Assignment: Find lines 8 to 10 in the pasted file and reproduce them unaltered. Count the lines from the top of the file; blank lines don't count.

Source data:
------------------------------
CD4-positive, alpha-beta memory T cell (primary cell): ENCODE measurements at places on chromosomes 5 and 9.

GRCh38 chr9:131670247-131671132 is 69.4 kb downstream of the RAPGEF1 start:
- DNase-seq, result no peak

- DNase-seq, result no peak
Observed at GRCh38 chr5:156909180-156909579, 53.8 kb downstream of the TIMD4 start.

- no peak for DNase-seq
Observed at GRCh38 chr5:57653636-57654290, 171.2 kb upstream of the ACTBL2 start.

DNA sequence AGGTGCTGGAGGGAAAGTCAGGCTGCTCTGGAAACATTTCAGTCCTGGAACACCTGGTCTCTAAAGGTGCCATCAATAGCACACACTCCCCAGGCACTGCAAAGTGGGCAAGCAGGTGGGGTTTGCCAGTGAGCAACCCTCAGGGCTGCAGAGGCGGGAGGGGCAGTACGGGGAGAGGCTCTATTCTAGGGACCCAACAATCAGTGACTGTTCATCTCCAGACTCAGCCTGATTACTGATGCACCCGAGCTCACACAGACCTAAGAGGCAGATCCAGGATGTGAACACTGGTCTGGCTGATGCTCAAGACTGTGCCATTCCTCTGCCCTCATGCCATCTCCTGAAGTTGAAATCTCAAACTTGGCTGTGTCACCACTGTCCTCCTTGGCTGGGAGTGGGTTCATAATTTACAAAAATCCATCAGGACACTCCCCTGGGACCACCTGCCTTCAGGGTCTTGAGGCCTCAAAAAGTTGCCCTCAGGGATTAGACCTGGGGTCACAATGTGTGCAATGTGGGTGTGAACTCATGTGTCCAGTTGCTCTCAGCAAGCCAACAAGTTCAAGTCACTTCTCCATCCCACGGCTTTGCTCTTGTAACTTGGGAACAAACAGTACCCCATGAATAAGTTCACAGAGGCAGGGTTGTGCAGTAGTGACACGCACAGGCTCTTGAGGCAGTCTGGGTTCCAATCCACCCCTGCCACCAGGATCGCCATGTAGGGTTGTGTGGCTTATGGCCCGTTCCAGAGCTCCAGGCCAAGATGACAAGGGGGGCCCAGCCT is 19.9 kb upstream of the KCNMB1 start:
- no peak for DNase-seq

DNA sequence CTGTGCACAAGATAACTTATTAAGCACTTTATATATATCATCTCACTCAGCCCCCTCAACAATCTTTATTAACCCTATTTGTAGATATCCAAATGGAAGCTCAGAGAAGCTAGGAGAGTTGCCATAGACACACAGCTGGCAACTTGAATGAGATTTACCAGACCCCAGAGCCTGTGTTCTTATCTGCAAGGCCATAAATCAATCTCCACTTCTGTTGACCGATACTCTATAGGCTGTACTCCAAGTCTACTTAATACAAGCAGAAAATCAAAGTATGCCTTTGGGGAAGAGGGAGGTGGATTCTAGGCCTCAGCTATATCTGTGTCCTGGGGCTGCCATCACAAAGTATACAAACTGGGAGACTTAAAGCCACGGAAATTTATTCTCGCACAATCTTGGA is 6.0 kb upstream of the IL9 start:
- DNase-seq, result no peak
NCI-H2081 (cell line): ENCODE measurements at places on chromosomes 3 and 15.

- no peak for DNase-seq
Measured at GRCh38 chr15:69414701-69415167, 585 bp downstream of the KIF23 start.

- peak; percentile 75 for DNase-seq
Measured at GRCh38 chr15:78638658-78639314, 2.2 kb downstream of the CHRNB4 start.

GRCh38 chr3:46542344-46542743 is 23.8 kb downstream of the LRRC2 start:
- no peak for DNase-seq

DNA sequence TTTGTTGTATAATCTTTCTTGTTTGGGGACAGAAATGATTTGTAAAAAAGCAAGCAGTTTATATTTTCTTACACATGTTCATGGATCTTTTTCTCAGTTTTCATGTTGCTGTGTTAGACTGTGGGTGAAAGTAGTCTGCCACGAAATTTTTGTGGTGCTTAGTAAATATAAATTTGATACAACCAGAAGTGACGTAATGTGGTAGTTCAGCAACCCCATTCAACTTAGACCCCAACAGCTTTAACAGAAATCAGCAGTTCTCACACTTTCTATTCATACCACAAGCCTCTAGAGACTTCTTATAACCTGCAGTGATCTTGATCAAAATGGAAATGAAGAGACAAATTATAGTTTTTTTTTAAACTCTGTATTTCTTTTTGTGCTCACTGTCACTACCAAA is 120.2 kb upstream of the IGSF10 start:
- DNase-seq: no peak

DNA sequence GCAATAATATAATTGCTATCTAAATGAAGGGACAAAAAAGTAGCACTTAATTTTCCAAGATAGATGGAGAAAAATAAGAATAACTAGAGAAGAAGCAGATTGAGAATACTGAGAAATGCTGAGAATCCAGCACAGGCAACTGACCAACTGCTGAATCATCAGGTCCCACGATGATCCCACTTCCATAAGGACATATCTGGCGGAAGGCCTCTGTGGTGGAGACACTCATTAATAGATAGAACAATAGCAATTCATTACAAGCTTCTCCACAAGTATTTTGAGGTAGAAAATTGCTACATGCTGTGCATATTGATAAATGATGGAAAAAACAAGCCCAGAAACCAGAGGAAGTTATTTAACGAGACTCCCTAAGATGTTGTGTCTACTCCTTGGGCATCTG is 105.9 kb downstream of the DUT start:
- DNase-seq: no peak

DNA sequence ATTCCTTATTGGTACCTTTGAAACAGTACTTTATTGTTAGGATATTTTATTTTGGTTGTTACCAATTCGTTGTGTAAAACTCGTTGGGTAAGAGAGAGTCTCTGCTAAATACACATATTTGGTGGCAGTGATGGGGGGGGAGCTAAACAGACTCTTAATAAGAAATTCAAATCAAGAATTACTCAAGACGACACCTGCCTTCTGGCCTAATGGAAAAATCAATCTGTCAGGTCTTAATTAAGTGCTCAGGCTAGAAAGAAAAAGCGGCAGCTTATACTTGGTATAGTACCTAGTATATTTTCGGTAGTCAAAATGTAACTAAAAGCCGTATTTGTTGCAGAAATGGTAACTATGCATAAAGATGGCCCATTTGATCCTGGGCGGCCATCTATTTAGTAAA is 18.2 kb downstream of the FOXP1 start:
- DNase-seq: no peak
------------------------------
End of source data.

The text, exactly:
DNA sequence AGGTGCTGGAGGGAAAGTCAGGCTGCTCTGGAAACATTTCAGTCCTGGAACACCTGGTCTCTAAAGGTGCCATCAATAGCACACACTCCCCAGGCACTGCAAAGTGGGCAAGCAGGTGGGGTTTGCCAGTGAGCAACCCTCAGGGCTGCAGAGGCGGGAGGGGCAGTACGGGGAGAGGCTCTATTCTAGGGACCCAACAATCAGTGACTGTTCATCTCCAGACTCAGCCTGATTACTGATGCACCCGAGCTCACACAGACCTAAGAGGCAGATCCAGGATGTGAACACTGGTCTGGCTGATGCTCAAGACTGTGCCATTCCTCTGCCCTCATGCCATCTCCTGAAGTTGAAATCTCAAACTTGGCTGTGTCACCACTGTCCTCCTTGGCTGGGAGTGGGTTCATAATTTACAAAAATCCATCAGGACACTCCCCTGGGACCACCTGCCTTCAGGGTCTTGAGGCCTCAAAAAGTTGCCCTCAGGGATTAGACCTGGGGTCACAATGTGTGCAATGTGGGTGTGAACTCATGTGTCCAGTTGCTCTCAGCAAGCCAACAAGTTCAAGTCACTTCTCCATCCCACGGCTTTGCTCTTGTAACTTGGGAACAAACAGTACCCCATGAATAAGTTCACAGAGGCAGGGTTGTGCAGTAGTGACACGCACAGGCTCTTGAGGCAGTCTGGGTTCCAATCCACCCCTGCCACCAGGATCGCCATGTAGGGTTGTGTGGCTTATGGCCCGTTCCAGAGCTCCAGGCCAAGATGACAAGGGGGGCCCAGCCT is 19.9 kb upstream of the KCNMB1 start:
- no peak for DNase-seq

DNA sequence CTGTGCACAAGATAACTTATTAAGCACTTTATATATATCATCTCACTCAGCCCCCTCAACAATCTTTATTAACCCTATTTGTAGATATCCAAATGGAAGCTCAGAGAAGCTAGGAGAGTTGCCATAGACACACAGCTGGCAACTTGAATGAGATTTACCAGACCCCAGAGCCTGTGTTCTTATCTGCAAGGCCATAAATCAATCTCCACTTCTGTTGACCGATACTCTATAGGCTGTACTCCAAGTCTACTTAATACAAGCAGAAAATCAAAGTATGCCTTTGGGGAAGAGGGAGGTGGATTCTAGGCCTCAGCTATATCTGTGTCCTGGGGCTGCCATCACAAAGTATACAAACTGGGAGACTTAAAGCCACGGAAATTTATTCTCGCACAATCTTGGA is 6.0 kb upstream of the IL9 start: